Wednesday, July 18, 2018
Health

Mixing fitness with a fun social outing, Rugged Maniac obstacle race returns

Forget trudging through a half-marathon or sprinting in a standard 5K on a path through a park, the Rugged Maniac coming to Dade City on April 22 will draw some 5,000 people to crawl through the mud, jump over a burning wood pile and careen down an 80-foot slide.

The race, which has made a stop at the Little Everglades Ranch every year since 2011, has grown in popularity along with other nontraditional fitness events. And it doesn't hurt that billionaire Mark Cuban from the hit show Shark Tank has lent his support and his cash to a 5K that is embedded with more than two dozen obstacles.

There has been a huge spike in popularity over the last five years in fun fitness events like costume runs, bubble races and glow-in-the-dark 5Ks. There has also been a strong surge of macho obstacle races like the Tough Mudder and Spartan Race that are grueling competitions. More runners participated in nontraditional races than traditional half-marathons and marathons last year, according to Running USA.

Rugged Maniac positions itself between those two trends. Instead of 12 miles of tough challenges, like traversing a field of mud with live electric wires overhead (a signature Tough Mudder obstacle), this is just a 5K. But there are twice as many obstacles, a full 25 challenges.

"We want people to have fun doing this, so it's not about being shocked with electricity and punishing yourself," said Rob Dickens, 38, who co-founded the company in 2010 with law school classmate Brad Scudder, 34. "What people like is the challenges."

The course will be built on the edge of the Green Swamp in Pasco County by the company's crew of roadies, "like a traveling circus," who will arrive in Dade City with a semitrailer truck full of equipment to build walls, mud pits and seesaw obstacles.

Among the challenges

Frog Hop: Floating platforms, or "lily pads," held together by rope over a muddy river.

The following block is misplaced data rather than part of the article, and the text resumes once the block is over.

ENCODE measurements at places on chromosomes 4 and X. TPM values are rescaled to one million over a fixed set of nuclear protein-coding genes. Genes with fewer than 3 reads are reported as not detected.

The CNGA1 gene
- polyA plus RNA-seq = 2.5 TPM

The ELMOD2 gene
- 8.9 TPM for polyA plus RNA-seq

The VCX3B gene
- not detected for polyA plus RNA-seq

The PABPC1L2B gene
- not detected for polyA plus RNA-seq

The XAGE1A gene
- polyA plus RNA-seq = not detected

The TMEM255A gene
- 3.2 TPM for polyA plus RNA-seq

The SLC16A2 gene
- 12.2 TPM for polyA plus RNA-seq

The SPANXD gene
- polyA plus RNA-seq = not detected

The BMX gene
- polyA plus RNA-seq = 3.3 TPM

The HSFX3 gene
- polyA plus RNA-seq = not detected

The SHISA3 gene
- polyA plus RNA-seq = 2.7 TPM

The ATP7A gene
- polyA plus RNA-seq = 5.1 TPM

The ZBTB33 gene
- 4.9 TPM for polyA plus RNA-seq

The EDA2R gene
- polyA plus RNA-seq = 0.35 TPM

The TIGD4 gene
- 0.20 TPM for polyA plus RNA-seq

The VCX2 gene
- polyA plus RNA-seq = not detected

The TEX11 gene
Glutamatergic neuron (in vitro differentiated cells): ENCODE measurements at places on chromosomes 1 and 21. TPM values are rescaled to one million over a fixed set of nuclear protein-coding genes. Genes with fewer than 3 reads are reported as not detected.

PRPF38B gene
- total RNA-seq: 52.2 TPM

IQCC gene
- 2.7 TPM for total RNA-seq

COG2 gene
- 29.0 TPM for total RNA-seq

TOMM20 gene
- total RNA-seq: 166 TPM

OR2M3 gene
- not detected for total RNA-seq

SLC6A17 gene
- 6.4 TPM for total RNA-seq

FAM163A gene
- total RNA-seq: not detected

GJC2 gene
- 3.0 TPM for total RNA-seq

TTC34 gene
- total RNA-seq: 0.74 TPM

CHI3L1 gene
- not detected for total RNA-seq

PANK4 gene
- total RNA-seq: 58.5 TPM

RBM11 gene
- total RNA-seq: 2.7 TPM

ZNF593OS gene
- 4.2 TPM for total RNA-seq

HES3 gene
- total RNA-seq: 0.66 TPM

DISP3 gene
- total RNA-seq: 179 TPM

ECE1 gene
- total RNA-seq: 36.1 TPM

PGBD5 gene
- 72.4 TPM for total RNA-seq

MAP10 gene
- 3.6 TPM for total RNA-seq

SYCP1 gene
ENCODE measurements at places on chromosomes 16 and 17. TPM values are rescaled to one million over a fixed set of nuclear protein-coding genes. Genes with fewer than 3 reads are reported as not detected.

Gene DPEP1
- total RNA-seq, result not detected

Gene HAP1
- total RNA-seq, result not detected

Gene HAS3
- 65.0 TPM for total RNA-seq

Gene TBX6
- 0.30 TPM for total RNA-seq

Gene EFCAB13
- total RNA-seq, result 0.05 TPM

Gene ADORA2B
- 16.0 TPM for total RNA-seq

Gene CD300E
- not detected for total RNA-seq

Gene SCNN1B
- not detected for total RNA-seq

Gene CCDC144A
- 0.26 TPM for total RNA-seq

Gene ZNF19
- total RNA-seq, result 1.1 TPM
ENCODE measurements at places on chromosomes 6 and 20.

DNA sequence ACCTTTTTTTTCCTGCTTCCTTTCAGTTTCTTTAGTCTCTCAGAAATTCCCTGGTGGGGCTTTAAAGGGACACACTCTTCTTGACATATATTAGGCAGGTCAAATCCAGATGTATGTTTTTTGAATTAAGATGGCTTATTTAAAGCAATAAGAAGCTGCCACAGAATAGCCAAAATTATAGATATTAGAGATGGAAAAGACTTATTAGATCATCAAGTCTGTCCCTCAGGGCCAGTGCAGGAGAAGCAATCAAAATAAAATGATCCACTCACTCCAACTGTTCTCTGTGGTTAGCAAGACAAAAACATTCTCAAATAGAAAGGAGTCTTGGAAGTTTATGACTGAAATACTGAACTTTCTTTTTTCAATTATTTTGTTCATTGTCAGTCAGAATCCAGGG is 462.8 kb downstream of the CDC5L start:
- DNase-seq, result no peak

The Ringer: Rows of pullup rings suspended over a large water pit.

The Gauntlet: Massive swinging bags suspended over narrow paths made of foam pads. These paths slowly sink into a pool of water.

Pyromaniac: Rows of burning logs that participants must jump over.

The most popular obstacle is the Accelerator, a steep water slide into a deep pool of water. It was recently redesigned and increased from a 50-foot drop to almost 80 feet, Dickens said, and lanes have been added so racers don't plow into each other.

Three years ago, the company was approached by the producers of Shark Tank, Dickens said, because they like to have a mix of different businesses on the show.

"We didn't need the money," Dickens said. "Our initial reaction was we are doing alright, but at the end of the day it was a great opportunity to be seen in front of millions of people. And Mark Cuban is a celebrity in his own right so that helps."

On the episode, Dickens and Scudder sold a 25 percent stake in the company to Cuban, who owns the Dallas Mavericks NBA team, for $1.75 million.

Since the Shark Tank episode, the company has gone from 19 events a year to 30 and has also acquired interests in other events, such as the Boston Triathlon, and other small producers of fitness events.

While Rugged Maniac is a fitness event, the focus is social, Dickens said.

"Nobody runs this alone," he said.

Typically it's a group of friends who head out together and help each other over obstacles. Whatever your typical 5K time is, expect to double it. This is more about completing the challenges than scoring a personal best time.

And then afterward, it's party time.

There's a DJ-comedian working the crowd, pie-eating contests, a mechanical bull and dance-offs that can keep the crowd there until 6 p.m. or later if the weather is good, Dickens said.

Participants have to be at least 14, but on the other end of the spectrum, it's not unusual to have racers in their 70s and 80s.

"My mom is 60-something and she did it two years ago," Dickens said. "It took her a long time because she was careful and she skipped some obstacles. But she had a great sense of accomplishment."

Contact Sharon Kennedy Wynne at [email protected] Follow @SharonKWn.

     
 
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